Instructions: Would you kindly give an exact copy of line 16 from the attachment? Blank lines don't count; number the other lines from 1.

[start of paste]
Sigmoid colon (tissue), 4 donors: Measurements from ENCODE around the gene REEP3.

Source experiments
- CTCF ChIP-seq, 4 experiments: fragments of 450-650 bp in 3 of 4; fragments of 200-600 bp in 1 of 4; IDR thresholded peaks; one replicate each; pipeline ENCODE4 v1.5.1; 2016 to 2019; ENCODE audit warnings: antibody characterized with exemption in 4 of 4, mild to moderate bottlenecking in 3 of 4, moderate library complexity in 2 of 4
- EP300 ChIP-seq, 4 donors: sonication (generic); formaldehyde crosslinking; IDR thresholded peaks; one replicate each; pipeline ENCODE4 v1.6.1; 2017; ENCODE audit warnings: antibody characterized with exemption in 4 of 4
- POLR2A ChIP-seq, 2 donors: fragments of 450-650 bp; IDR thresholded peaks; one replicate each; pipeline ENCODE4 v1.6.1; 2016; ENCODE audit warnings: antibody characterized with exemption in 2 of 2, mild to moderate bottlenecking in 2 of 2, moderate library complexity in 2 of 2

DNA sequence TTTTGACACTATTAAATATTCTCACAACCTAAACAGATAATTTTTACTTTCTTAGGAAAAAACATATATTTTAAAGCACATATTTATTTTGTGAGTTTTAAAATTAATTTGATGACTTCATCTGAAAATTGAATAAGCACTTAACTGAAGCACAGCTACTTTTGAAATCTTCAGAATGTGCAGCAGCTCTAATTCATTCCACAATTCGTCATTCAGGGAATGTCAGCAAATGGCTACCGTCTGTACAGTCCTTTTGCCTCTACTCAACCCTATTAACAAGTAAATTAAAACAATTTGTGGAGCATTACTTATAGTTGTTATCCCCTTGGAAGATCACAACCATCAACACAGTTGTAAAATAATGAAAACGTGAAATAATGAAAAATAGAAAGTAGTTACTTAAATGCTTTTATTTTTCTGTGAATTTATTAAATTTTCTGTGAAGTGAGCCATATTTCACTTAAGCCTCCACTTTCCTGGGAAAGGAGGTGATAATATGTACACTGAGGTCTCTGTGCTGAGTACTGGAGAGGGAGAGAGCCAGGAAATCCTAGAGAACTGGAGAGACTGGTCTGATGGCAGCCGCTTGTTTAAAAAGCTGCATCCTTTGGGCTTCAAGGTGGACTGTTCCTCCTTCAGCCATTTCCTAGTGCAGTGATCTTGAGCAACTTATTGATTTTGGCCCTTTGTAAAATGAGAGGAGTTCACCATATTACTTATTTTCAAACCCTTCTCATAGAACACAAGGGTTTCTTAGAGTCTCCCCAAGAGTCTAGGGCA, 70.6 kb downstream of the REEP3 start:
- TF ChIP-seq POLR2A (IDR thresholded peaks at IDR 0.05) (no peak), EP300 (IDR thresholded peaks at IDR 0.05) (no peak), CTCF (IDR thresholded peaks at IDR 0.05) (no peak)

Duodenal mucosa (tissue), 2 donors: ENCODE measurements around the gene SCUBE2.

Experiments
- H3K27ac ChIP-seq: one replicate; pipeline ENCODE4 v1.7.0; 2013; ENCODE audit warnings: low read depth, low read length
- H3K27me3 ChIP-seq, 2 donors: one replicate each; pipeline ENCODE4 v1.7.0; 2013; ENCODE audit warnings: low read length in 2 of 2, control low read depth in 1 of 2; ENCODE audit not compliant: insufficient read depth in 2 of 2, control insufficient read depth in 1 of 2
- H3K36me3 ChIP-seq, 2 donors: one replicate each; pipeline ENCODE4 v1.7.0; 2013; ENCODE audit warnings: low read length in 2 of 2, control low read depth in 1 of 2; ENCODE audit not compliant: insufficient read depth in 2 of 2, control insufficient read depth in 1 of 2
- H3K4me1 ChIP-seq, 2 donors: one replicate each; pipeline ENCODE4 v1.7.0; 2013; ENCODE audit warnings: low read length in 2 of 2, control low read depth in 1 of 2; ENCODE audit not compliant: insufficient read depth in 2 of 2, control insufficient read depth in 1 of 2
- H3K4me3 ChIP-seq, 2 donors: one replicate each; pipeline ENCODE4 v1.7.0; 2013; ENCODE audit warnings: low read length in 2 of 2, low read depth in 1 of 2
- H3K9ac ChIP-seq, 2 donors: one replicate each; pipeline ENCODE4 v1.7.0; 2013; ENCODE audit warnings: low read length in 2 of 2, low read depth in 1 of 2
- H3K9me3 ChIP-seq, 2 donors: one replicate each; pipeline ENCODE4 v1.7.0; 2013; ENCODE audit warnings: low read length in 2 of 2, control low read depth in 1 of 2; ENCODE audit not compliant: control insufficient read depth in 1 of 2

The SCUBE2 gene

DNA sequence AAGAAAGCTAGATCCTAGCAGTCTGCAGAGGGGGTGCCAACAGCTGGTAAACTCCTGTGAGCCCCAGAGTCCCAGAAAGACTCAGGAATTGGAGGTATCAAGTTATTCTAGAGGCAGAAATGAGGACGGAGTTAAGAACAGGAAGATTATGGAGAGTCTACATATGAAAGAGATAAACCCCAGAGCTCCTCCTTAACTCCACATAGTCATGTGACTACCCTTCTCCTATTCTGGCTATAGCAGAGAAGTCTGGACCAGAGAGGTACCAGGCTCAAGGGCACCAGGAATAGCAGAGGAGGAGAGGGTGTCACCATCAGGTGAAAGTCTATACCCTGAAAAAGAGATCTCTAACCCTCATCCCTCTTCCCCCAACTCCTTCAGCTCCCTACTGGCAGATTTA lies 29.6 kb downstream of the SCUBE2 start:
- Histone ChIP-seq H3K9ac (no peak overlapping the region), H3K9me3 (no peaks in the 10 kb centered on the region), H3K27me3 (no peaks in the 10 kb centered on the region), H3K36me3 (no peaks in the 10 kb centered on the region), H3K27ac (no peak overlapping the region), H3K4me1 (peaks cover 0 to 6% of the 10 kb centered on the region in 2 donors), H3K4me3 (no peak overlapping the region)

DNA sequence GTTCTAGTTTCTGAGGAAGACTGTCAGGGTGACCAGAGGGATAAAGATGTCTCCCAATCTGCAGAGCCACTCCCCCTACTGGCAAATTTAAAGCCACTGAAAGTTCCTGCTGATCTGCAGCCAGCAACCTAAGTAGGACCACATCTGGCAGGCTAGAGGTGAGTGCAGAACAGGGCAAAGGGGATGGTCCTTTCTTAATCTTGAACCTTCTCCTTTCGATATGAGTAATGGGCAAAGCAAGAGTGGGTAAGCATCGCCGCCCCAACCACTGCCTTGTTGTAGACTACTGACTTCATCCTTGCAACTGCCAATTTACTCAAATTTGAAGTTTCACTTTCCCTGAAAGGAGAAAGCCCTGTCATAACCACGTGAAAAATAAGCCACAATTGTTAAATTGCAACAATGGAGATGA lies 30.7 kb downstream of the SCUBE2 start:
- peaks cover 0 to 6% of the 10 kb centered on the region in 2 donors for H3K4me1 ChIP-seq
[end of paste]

- H3K9me3 ChIP-seq, 2 donors: one replicate each; pipeline ENCODE4 v1.7.0; 2013; ENCODE audit warnings: low read length in 2 of 2, control low read depth in 1 of 2; ENCODE audit not compliant: control insufficient read depth in 1 of 2